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Amor Vincit Omnia

Summary:
Latin for "Love Conquers All," Amor Vincit Omnia will follow the life of Esme and Carlisle throughout history put forward by Stephanie Meyer.
A continuation of "Bridging The Gap" it will consist of a series of snap-shots through the eyes of Carlisle or Esme.
Following canon of Pre-Twilight and the four novels of The Twilight Saga.
Canon, EsmexCarlisle.


Notes:


4. Roses For The Dead

Rating 5/5   Word Count 2676   Review this Chapter

"As she lay lifeless
He stole her innocence
And this is how she carried on."
-Creed - Wash away those Years
***
"If we had happy endings, we'd all be under gravestones now,"
- Rosalie Hale, Eclipse

*****

1933,
Rochester, NY
Carlisle POV

The chestnut leather bag swung, almost joyfully, from my slackened grip as I ventured out into the shadowy air of nighttime in Rochester. The paneled door behind me swung shut with a moderately loud bang, signally the end of my shift at Saint Mary's hospital.

It was approaching three years that I had held my position as a surgical physician within the hospital. The four story infirmary gave me suitable opportunity to further the knowledge I came to the New World for. Bigger than any hospital I had worked in it was richly decorated and contained particularly enhanced equipment due to the sheer wealth of Rochester. Ashland town was small in pure size, along with the mass of illness and ailments that passed through the door of the one-floored hospital. Rochester, being larger in comparison had a rich population, and a wealth of diseases and other injuries that I had yet to encounter.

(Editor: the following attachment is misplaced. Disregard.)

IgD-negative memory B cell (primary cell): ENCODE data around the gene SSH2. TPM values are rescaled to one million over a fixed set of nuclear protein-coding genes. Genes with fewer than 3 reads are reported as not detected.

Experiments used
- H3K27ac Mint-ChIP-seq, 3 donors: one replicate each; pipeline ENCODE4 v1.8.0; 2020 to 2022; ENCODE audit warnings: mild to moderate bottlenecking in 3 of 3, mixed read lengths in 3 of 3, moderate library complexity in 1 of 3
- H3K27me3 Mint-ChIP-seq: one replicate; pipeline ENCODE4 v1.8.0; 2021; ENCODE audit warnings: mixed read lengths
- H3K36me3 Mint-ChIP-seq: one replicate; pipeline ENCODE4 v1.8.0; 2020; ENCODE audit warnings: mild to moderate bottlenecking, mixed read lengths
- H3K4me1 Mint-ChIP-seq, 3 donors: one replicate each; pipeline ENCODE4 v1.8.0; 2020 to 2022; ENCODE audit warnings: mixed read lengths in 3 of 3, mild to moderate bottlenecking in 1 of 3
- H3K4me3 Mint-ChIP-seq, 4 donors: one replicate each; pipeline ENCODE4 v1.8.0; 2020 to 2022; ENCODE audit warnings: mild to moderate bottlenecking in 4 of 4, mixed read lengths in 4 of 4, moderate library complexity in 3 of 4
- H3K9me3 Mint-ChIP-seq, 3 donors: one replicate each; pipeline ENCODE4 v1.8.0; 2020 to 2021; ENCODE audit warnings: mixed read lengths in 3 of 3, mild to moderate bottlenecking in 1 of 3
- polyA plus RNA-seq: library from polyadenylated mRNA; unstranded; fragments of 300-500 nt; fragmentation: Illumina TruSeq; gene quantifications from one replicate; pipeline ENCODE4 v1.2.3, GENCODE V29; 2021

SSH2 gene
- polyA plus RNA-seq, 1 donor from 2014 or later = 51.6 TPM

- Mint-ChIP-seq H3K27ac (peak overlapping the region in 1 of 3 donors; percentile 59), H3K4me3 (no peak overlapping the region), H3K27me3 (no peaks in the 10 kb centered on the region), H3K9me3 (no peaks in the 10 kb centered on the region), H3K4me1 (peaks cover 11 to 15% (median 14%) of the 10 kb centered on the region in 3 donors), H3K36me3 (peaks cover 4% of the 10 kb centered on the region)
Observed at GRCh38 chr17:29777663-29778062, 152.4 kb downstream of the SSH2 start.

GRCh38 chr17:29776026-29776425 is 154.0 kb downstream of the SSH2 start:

The town into which we had moved had provided us with a fresh start. When Esme and I had first moved nearing three years prior there was little appeal to this place. Yet, now with Edward once again present, it seemed that the somewhat larger town suited our lives better. Where the town provided Edward with little actual silence, in regards to his ability, Rochester enabled my son to be all he could be. The nearest college suited Edward's quiet persona brilliantly, and the academic side of his life blossomed. While Rochester was rich with bankers it was also opulently flourishing with small town life and ornate architecture that my wife could not help but fall for. All in all, Rochester, New York seemed to be the perfect place for us.

The rubber soles of my leather shoes passed squeakily over the moist tarmac as I followed the road home. Prestigious men passed me on the streets, their expensive suits pin straight as they tipped their fedora hats in my direction.

Families conversed happily in the houses to my right - parents sending their infants to bed with a quiet ‘goodnight' or phonographs sang the striking voice of Duke Ellington into homely living rooms. Those fathers who were not present in their respective homes made up the chatter from office buildings and public houses, as sheer silence radiated from the trees that made up the forest to my left.

The silence, although slightly unnerving in contrast to the moderate ruckus on the other side, hinted at what my house would exude, hidden in the heart of the forest. Before I had departed for my shift at the hospital yesterday, my wife and son had set out for a hunt. The house - without Edward's derisive repartee or carefree piano skills and without my wife's shiny disposition - seemed a much gloomier and less enticing place, no matter how little time they were gone for.

The newly delivered medical journal that lay patiently in my leather bag reminded me that I had something to take my mind off the impending hush of the large house.

Striding faster down the lane, the azure skies above me darkened glimmering with a smattering of bright stars, my mind filled with the large house settled amidst the trees.